Implementing a test to 330 million people would take immense man power.  If you own a business it's a rule that your biggest expense is payroll.  That's why I've built in free labor.  All fitness professionals would be required to administer the tests to the residents of their areas.  So I would be required to administer a certain number of tests for free at no extra cost to the tax payer.  But why wouldn't I want to?  It would be my civic duty to convince the people who didn't pass the test that they should hire me to help them pass the test!  Sounds like a win-win to me.  The biggest expense would then be for a program to collect data but that is way beyond my skill set.

Bringing It Home

Do I actually think anything like this would happen?  Probably not.  In my mind there are way too many people who are getting rich off of people getting and staying fat.  This solution is too simple, would probably work too well and doesn't make any money.  Big Agra and Big Pharma are too entrenched in the decision maker's pockets to see any real change.  Big ships don't steer quickly.  Better to keep hawking diet pills and foods that are made with bullshit and lies, drugs to combat the side effects of being obese, surgeries, and idiotic devices and advice that don't do any good.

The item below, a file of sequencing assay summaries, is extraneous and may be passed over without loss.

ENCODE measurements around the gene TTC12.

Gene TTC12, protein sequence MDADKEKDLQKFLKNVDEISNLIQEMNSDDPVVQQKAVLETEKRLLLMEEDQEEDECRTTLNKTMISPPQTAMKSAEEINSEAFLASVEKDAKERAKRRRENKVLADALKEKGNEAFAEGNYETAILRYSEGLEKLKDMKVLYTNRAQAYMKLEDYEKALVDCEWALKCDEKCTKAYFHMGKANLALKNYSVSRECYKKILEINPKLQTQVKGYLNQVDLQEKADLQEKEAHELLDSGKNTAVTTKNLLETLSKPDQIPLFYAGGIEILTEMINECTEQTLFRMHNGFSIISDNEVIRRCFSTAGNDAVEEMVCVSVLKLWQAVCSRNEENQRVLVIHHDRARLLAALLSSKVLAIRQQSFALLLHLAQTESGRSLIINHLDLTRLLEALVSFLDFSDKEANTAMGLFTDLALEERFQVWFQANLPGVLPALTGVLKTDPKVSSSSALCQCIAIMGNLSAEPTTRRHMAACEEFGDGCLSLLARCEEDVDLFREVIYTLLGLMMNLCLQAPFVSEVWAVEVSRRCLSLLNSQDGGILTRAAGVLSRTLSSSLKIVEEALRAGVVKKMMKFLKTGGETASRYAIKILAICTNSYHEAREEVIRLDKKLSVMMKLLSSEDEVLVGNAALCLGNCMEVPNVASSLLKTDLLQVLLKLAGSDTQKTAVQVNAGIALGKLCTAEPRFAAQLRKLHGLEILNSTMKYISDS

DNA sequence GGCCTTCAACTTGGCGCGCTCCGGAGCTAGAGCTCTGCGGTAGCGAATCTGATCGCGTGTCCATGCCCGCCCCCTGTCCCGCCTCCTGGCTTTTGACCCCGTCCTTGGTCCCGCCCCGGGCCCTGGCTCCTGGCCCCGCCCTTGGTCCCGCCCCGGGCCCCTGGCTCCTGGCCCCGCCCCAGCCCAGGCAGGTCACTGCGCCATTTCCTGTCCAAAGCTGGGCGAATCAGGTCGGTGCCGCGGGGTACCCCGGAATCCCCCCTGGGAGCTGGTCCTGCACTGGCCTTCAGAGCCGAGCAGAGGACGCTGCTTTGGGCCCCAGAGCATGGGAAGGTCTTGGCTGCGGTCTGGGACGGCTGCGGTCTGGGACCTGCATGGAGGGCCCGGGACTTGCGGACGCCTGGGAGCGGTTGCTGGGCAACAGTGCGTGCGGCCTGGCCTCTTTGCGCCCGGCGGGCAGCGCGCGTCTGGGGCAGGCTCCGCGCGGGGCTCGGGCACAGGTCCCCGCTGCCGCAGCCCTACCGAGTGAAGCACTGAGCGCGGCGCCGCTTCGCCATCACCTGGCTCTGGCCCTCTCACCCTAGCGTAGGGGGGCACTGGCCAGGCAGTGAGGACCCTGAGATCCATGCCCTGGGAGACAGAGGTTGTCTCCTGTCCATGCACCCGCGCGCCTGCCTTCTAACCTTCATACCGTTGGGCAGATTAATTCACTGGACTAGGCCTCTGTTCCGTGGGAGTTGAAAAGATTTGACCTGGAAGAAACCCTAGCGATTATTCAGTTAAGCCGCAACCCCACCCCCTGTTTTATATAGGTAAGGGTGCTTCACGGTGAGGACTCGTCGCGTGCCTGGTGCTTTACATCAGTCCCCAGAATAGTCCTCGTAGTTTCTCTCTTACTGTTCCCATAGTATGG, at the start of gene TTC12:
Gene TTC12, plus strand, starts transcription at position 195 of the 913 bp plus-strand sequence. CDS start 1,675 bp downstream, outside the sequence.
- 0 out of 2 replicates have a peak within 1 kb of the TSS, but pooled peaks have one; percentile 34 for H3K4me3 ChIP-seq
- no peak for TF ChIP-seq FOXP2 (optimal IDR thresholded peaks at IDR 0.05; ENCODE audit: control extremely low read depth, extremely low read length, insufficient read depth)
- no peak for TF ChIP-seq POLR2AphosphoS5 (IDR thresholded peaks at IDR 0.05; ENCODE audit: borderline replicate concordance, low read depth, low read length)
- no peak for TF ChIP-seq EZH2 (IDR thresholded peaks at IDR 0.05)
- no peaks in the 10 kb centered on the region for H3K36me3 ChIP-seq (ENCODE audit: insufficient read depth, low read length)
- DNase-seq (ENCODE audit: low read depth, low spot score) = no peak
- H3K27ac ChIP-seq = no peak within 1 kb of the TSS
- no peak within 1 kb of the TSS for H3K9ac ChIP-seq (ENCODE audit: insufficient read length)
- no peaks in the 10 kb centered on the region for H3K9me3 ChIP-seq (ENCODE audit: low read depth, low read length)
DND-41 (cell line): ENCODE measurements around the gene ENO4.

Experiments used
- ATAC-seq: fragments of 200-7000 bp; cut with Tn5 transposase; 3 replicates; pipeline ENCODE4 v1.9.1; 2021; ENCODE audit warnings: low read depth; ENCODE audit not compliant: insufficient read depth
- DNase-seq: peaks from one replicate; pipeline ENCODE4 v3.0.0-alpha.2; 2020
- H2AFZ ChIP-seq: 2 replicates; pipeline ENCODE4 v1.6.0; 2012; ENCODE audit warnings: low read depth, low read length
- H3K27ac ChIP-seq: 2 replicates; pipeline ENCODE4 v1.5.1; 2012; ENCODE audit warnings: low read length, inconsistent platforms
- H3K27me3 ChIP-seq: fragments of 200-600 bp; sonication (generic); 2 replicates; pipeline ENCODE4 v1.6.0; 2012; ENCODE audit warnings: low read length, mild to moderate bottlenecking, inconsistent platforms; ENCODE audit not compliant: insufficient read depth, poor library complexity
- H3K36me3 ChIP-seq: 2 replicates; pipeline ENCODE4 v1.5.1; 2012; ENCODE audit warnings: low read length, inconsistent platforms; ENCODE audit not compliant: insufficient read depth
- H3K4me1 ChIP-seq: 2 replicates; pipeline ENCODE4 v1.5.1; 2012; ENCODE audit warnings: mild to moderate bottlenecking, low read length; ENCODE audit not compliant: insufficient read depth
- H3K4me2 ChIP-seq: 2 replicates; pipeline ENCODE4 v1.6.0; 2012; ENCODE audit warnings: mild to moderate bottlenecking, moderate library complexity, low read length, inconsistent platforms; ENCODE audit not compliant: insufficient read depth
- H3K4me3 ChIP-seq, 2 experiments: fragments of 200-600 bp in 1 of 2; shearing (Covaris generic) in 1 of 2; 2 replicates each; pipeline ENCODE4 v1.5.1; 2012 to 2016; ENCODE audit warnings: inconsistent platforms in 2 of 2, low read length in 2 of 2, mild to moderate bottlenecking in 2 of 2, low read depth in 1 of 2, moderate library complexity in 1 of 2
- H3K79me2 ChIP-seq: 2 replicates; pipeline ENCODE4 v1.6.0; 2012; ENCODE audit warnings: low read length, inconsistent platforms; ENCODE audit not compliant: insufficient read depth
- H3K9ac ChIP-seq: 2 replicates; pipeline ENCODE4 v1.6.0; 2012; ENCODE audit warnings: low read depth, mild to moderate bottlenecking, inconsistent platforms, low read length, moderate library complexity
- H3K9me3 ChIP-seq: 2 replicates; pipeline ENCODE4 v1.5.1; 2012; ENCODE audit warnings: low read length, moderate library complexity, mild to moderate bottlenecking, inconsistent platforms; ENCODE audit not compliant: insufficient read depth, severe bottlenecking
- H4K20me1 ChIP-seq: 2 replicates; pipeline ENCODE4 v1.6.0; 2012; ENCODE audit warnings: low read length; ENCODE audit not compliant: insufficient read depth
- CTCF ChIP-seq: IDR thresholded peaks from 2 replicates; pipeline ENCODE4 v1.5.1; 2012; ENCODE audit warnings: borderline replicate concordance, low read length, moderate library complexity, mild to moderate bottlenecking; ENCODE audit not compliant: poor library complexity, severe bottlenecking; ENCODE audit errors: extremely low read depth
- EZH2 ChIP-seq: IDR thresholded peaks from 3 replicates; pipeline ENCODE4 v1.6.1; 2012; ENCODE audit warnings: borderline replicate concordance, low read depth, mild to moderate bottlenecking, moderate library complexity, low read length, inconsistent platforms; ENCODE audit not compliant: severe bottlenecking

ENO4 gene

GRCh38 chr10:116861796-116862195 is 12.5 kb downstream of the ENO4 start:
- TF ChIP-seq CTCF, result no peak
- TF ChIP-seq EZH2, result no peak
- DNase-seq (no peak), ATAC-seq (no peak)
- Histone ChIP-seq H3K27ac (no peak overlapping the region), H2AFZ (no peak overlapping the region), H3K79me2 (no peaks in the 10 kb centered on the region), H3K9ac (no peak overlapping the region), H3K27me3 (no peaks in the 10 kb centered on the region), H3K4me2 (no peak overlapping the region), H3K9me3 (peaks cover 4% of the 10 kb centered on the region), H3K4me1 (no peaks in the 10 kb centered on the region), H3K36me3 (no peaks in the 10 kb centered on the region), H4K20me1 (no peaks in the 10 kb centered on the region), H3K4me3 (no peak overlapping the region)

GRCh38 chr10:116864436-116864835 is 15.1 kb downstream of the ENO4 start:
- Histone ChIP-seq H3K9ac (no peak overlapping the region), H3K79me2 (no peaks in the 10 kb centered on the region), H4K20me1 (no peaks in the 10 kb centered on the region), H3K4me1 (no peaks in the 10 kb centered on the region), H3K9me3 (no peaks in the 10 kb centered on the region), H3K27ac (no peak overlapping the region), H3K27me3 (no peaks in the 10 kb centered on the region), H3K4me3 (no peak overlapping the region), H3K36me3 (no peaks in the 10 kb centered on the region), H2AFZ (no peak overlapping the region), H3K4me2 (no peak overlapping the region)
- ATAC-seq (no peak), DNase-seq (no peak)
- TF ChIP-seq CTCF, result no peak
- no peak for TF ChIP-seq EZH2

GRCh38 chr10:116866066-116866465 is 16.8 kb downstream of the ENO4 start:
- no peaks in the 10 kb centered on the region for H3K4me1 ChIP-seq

Is this solution perfect?  Hell no.  Testing that many people would be a logistical nightmare.  Testing a randomly selected 10% of the population, however would be much more doable.

And a lot more needs to be done to change WHAT we eat instead of just how much.  I'll say it to the day that I die that quality of food is 10x more important than how much.  Changing that is much more complex than a having to pass an hour of gym class once per year.

The point is that what we are doing now isn't working.  Something needs to change.  Actually, a lot needs to change.

Or we could have mandatory military service like other countries.

1 comment: